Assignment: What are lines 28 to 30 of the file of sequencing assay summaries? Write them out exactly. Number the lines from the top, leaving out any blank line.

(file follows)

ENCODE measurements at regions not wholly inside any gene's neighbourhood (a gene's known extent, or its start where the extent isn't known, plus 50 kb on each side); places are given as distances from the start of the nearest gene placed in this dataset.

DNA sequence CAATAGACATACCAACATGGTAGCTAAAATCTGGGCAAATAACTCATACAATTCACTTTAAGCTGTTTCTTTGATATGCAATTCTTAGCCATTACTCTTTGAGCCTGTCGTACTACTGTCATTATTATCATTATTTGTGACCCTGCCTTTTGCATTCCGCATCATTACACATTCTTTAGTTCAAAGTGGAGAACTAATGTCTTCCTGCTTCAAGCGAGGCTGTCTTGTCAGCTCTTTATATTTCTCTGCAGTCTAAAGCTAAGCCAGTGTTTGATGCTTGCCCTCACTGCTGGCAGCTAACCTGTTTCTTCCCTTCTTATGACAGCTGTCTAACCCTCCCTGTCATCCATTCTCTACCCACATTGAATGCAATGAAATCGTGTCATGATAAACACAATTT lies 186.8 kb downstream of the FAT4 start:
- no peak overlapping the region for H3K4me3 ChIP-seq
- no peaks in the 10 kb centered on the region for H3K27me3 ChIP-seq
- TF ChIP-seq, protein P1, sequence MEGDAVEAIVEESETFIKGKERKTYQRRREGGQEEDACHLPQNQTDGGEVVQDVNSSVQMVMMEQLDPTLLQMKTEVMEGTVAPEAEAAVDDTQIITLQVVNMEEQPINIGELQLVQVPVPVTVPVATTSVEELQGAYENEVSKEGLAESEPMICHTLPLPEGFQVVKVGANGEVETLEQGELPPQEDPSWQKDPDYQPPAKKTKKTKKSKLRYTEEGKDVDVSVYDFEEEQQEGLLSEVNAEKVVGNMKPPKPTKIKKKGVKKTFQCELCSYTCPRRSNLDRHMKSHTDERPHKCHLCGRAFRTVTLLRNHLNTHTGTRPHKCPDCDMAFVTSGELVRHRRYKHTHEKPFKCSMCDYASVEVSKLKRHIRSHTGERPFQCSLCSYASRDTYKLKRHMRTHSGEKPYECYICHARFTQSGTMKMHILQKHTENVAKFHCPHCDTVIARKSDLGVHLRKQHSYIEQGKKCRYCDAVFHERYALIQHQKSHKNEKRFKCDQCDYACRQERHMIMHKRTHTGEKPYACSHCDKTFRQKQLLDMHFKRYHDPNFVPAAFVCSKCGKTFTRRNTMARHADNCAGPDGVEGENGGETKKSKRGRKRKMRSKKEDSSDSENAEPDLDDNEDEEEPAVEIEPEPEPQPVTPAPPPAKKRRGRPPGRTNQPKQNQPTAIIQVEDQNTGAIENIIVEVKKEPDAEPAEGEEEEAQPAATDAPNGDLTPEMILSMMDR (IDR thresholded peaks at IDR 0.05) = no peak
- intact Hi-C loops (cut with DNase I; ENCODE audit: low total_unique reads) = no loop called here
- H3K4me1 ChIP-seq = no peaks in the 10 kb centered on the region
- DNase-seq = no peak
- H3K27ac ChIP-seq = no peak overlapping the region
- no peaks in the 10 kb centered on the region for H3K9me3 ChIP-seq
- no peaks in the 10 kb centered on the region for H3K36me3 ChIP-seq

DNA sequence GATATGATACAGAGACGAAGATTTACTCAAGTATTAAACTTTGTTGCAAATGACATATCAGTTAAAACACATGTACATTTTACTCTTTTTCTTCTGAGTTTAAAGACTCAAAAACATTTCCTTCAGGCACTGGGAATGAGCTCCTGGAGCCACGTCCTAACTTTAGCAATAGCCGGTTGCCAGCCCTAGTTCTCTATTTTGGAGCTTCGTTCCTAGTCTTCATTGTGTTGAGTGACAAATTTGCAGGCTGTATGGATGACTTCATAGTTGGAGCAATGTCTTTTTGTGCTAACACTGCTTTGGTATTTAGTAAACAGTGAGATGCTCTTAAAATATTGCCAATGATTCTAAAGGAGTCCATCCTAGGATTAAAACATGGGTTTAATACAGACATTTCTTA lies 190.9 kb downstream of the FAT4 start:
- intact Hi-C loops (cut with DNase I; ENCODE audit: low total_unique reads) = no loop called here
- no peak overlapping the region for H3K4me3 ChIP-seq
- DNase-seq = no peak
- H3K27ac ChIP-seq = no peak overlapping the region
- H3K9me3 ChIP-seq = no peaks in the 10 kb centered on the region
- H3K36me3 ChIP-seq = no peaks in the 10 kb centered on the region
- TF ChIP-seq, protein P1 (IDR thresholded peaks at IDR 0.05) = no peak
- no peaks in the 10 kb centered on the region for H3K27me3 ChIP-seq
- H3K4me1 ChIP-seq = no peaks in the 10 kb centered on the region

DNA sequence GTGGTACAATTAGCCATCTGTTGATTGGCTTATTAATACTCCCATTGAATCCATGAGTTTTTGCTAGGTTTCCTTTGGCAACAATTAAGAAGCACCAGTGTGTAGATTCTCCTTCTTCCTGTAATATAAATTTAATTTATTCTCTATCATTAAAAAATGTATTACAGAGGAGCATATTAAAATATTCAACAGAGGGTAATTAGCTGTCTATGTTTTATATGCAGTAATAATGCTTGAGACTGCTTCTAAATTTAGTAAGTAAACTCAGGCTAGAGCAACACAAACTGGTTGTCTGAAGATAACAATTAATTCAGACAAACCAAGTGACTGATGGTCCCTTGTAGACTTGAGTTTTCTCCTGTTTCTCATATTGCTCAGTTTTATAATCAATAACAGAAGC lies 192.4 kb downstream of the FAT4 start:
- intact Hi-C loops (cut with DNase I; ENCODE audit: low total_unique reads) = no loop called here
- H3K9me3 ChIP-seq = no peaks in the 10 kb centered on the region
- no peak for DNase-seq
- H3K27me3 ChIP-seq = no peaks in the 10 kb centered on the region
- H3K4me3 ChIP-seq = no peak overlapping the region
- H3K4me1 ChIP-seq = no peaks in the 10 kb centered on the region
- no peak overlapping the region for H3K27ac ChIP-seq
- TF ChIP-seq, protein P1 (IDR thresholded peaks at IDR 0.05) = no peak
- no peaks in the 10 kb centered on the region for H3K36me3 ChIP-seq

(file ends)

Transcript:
- H3K4me1 ChIP-seq = no peaks in the 10 kb centered on the region
- no peak overlapping the region for H3K27ac ChIP-seq
- TF ChIP-seq, protein P1 (IDR thresholded peaks at IDR 0.05) = no peak